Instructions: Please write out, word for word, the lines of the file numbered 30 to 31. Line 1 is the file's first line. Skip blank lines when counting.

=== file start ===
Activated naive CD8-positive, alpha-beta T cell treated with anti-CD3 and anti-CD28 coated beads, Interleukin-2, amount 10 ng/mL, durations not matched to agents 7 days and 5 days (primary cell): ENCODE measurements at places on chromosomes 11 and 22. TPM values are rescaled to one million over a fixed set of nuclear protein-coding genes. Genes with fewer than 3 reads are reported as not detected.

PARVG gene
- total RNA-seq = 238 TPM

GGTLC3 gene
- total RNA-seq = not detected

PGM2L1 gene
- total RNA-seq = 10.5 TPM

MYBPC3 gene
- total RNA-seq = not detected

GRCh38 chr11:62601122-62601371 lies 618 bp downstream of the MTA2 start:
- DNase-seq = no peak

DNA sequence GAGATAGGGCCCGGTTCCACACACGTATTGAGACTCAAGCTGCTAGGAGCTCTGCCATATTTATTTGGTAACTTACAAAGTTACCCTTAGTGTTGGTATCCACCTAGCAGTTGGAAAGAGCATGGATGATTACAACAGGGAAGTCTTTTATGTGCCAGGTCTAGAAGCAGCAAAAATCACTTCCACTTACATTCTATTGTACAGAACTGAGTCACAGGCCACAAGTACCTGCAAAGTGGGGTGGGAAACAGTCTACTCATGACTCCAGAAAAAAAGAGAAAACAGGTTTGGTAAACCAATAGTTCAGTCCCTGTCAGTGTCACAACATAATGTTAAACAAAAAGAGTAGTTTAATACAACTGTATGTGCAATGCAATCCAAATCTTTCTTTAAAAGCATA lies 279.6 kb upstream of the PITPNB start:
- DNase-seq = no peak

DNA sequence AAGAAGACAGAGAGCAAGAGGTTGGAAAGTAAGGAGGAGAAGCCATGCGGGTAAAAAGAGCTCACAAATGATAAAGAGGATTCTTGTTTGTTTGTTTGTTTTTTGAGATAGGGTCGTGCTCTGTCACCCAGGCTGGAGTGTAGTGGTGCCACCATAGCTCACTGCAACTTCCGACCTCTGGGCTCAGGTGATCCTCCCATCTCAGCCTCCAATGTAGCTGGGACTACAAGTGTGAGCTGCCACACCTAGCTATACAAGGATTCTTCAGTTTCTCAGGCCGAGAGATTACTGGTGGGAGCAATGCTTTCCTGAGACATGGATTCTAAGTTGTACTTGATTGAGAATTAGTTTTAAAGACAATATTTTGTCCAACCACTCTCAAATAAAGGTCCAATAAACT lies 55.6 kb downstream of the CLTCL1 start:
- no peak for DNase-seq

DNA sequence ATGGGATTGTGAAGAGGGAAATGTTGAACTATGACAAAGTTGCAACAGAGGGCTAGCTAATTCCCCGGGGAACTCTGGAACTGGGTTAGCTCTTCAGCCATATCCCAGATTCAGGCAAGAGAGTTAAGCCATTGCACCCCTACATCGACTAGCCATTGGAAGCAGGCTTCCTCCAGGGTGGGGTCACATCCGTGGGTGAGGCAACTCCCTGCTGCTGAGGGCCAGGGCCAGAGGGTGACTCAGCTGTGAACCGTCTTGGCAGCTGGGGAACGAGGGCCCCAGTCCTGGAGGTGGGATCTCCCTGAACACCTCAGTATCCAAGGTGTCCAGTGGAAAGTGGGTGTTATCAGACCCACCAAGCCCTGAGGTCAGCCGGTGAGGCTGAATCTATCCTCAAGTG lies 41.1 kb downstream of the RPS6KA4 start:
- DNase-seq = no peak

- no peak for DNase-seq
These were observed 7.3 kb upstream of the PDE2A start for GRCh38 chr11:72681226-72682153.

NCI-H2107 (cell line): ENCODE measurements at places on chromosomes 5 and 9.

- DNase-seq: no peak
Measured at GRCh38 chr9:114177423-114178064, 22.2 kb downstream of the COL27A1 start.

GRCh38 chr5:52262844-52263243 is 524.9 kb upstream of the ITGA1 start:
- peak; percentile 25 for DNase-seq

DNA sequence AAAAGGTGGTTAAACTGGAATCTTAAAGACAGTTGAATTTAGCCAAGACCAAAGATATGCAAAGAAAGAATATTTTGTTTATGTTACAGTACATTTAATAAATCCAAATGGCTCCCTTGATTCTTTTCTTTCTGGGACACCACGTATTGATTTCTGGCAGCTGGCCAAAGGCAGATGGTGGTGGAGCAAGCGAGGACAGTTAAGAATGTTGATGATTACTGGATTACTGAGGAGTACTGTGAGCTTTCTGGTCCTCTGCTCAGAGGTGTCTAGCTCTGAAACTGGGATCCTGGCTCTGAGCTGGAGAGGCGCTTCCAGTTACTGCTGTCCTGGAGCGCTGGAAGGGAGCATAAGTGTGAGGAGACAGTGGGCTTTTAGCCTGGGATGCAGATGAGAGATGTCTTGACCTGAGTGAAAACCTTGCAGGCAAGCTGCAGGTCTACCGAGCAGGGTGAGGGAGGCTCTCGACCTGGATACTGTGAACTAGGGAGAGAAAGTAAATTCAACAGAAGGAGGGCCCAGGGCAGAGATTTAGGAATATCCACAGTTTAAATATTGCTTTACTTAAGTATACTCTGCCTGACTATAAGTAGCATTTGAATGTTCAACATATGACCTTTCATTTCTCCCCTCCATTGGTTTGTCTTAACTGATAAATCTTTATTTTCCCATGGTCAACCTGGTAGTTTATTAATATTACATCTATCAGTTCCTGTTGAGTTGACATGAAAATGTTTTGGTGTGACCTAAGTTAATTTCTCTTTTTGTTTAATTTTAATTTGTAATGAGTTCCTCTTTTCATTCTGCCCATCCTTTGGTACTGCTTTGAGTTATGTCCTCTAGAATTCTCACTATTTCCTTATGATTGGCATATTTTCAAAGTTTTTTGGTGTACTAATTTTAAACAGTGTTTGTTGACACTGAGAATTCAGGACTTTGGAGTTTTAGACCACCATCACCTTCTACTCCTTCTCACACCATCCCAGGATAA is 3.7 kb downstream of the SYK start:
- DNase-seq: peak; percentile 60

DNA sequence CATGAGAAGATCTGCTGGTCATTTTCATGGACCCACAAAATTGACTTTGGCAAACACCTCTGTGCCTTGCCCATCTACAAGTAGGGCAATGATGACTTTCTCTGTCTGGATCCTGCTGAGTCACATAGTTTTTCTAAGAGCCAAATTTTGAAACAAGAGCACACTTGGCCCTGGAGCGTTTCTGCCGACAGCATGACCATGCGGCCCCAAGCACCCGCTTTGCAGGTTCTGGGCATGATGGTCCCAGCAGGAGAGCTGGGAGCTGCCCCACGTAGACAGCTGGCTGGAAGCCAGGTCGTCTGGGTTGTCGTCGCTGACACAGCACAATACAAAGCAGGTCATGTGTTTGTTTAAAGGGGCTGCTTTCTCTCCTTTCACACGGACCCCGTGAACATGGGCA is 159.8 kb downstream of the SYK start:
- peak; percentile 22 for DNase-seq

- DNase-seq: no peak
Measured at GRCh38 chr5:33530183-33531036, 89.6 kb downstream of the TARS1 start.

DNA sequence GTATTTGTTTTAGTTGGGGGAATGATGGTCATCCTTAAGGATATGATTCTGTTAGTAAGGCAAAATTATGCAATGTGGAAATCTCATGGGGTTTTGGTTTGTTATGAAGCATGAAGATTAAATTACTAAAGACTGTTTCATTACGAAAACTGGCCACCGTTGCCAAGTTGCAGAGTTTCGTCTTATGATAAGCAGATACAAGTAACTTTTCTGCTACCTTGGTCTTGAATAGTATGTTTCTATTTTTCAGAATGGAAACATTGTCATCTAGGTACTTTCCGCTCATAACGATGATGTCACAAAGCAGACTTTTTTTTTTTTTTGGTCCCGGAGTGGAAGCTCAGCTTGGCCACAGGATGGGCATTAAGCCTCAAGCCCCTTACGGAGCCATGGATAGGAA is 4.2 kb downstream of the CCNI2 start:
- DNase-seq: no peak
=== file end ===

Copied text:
Measured at GRCh38 chr5:33530183-33531036, 89.6 kb downstream of the TARS1 start.

DNA sequence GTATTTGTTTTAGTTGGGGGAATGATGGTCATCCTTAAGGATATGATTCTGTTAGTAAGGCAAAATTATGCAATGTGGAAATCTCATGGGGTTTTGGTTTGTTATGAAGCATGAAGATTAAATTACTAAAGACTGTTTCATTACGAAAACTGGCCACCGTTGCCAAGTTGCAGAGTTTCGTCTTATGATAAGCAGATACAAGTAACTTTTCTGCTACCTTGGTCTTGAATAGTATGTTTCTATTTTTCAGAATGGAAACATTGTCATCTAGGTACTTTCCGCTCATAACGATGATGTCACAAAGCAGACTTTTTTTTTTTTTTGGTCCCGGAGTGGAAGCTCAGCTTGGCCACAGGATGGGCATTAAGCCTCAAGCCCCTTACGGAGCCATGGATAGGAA is 4.2 kb downstream of the CCNI2 start: